I vividly remember the day about 10 years ago… I stepped out of the shower, bent wrong and my back went out. Sure, I’d experienced a sore and stiff back occasionally, but this had never happened to me before and it hurt. A lot!
Since that time, keeping my back healthy and flexible has become a priority and part of my daily routine. There are many wonderful resources online and with some research you can move yourself closer to back health and pain-free living too. For me, it took patience, persistence and good information, but I’m happy to say I mostly live without discomfort or pain in my back.
Here are 3 tips that helped me heal my back and keep it strong that can help you too…
#1: Pay attention to your posture…but not in the way you might think.
The advice to “stand up straight” and “stick your chin up and chest out” may not actually be wise if you want strengthen your back and keep it healthy. Forcing yourself into a straighter posture can actually distort the spine and tighten your back muscles even more than they already are. The “chin up, chest out” posture hampers the circulation of blood flow and dangerously exaggerates the curves of your back.
Notice how you usually sit, stand and even sleep. How does it compare to this suggested healthy posture?
- Head and neck should be in alignment with the spine instead of stretched forward or rigidly back.
- Shoulders should be softly back and not up in the direction of the ears or hunched forward.
- The pelvis should be in a neutral position. It is neither tucked up nor arched backward.
#2: Strengthen your core
Just about every case of a “bad back,” is at least partly due to weak core muscles in the back, abdomen and buttocks. The best way to strengthen your core muscles is to regularly stretch and exercise them. Start at your current fitness level and build from there. Try yoga, pilates or simple core-strengthening exercises like these:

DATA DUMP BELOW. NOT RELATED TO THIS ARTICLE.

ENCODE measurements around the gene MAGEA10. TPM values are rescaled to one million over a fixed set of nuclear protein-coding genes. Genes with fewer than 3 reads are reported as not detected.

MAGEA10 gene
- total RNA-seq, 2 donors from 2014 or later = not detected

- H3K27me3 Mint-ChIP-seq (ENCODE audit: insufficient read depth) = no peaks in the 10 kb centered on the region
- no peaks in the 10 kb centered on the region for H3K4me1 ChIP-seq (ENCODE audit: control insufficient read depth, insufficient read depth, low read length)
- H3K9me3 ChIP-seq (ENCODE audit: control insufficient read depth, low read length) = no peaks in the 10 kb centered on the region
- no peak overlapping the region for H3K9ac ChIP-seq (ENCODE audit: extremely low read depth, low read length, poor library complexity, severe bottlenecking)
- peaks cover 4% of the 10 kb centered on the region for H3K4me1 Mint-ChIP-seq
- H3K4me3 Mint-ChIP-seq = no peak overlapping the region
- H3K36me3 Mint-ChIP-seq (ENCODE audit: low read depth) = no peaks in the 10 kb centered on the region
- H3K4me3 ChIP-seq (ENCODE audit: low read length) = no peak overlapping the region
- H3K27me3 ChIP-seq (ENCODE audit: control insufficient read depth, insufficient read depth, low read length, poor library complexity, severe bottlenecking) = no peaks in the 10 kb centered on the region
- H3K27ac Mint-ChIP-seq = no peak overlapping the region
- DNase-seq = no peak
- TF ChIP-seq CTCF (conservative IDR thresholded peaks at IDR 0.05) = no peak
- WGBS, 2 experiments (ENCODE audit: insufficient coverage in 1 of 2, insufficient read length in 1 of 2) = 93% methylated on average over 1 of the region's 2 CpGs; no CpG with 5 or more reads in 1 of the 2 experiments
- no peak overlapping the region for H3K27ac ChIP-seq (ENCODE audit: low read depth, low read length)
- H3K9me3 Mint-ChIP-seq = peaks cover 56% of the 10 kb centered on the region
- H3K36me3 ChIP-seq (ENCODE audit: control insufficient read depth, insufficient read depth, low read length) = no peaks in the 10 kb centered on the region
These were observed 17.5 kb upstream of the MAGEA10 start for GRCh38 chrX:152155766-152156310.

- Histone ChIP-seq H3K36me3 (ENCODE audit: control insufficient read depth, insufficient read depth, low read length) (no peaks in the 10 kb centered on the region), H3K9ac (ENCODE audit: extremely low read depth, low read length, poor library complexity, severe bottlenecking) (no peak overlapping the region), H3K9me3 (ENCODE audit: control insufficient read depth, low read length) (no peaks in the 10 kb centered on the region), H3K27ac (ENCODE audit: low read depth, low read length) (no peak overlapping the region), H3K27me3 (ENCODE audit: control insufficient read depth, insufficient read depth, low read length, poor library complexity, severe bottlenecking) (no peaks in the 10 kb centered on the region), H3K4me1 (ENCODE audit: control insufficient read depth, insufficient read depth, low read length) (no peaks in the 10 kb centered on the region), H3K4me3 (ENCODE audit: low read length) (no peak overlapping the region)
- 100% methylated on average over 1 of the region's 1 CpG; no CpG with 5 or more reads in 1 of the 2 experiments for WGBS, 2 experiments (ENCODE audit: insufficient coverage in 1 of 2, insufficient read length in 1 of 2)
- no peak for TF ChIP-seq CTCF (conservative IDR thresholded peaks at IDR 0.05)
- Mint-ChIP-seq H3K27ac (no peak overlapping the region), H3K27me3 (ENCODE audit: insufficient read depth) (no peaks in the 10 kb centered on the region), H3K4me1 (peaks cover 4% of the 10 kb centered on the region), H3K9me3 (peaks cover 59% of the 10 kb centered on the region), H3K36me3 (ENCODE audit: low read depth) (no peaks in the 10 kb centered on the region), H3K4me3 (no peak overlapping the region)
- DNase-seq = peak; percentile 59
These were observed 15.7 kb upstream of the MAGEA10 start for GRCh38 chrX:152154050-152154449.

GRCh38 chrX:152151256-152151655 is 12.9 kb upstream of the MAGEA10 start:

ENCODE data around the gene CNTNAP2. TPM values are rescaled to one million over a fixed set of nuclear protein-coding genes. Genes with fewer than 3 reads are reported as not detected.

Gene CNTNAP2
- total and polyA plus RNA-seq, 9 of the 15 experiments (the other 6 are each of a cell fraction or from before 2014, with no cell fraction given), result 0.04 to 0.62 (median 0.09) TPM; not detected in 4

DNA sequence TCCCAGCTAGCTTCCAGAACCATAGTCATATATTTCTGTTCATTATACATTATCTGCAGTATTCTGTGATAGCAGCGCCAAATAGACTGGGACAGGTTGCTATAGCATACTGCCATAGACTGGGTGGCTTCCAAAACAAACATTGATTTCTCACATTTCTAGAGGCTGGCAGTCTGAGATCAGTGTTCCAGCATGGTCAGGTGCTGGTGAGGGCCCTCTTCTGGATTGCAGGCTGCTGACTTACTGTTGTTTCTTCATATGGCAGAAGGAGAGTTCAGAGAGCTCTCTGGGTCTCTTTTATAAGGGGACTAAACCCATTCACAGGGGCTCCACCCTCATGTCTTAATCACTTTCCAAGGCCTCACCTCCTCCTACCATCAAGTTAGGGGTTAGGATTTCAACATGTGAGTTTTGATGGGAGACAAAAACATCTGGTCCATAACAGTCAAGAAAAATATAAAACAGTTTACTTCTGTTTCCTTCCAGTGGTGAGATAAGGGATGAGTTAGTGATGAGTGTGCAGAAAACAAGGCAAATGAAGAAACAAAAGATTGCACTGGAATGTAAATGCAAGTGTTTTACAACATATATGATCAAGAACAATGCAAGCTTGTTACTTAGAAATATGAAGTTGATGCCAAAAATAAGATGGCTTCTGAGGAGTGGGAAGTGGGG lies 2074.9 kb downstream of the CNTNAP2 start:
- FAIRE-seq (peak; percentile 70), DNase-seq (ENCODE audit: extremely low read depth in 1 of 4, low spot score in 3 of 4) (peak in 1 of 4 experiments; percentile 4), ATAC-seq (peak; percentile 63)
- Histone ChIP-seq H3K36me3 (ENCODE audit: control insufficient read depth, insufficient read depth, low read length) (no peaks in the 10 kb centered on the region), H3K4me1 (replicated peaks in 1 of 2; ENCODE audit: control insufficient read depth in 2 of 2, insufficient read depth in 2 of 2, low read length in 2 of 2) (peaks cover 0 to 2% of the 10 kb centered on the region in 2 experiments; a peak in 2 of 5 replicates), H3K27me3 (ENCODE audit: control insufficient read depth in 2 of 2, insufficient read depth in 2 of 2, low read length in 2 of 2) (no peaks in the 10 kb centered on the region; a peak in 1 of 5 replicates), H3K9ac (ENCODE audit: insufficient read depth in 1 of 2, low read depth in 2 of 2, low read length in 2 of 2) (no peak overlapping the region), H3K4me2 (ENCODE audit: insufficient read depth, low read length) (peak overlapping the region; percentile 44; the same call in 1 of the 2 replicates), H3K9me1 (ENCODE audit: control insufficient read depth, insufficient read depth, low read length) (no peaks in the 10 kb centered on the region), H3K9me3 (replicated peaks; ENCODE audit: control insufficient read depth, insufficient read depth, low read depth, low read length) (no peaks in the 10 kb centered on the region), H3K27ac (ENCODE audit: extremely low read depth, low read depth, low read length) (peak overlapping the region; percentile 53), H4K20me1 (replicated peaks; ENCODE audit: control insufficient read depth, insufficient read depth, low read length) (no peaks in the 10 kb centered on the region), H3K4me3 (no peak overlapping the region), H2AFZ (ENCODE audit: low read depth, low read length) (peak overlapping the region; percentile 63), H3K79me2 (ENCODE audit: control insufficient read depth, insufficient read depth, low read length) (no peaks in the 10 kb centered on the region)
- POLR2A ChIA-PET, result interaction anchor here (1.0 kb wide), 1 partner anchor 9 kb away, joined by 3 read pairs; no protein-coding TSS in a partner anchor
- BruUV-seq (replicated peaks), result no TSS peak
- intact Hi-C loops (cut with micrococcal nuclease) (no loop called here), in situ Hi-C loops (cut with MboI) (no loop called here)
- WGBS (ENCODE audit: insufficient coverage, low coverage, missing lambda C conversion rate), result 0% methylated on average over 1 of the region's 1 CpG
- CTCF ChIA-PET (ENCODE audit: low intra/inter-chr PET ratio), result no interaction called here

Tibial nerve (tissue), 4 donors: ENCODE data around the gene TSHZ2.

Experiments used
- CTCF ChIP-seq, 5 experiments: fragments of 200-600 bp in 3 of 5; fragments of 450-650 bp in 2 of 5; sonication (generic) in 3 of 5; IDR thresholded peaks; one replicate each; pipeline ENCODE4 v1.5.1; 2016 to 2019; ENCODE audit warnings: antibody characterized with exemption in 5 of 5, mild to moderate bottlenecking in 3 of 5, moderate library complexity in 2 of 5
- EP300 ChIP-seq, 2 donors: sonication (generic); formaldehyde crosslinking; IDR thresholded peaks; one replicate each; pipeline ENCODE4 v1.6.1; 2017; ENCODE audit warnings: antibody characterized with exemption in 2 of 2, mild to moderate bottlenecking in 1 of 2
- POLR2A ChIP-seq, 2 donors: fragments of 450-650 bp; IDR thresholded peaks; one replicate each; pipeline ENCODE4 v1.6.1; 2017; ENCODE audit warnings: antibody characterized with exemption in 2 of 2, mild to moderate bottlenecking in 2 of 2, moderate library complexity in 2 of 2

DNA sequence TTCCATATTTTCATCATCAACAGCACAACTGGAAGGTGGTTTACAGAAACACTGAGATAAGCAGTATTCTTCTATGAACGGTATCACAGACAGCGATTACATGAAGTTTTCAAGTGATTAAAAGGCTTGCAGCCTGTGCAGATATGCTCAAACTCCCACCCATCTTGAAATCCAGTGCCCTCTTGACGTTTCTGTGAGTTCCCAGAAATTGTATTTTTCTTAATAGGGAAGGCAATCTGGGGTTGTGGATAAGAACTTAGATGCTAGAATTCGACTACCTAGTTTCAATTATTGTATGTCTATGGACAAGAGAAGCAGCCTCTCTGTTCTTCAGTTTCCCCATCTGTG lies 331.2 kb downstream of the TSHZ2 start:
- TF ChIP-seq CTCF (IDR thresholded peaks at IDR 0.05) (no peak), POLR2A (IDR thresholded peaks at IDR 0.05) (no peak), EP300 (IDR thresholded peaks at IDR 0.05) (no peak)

- Pelvic tilt : Lie on your back with your knees bent, feet on the floor. Breathe in deeply and slowly. As you exhale, use your abdominal muscles to move your lower back to the floor (decreasing the space between the floor and the curve of your back). Breathe again and, as you exhale, slowly reverse the move and bring your spine into a neutral position.
- Knee to chest : Lie on your back with one leg stretched out straight (horizontal with the floor and, if possible, a few inches from the floor) and the other leg bent at the knee. Using your hands on the bent-knee leg, gently pull your knee toward your chest as you keep the other leg straight. Remember to breathe and exhale as you pull one knee in and then switch legs and repeat .
Set a do-able back fitness goal for yourself and then stick with it. Increase the number of repetitions you do each day as you get stronger.
#3: De-stress your life
As you probably already know, stress and emotional upset can cause you to hold your body stiff and tight which can be a major contributor to back pain. Honestly assess your current habits . What stresses you out? Which of your thoughts and beliefs create tension and tightness in your mind that then shows up negatively in your body?
Maybe it’s your tendency to say “yes” to any request that your employer, family, friends and others make when, on the inside, you feel exhausted, overwhelmed and over-scheduled .
Maybe it’s the way that you put yourself down and tell yourself that you are inadequate, ugly, untalented or worthless.
Maybe it’s your attempts to control all aspects of your life and even the lives of people around you.
There may have been a time when these stress-inducing habits made some sense; ask yourself if they are truly serving you now.
As you start to incorporate a new posture or core-strengthening exercises into your daily life, be sure to also learn new strategies to release stress and to build self esteem and confidence.
Please consult with your health care provider with any questions or concerns and do your research. Find solutions that fit your body and condition as well as your lifestyle and then stick with them– every day and not only when you’re starting to tense or stiffen up.
For more information about how to keep your back healthy, check out these sources: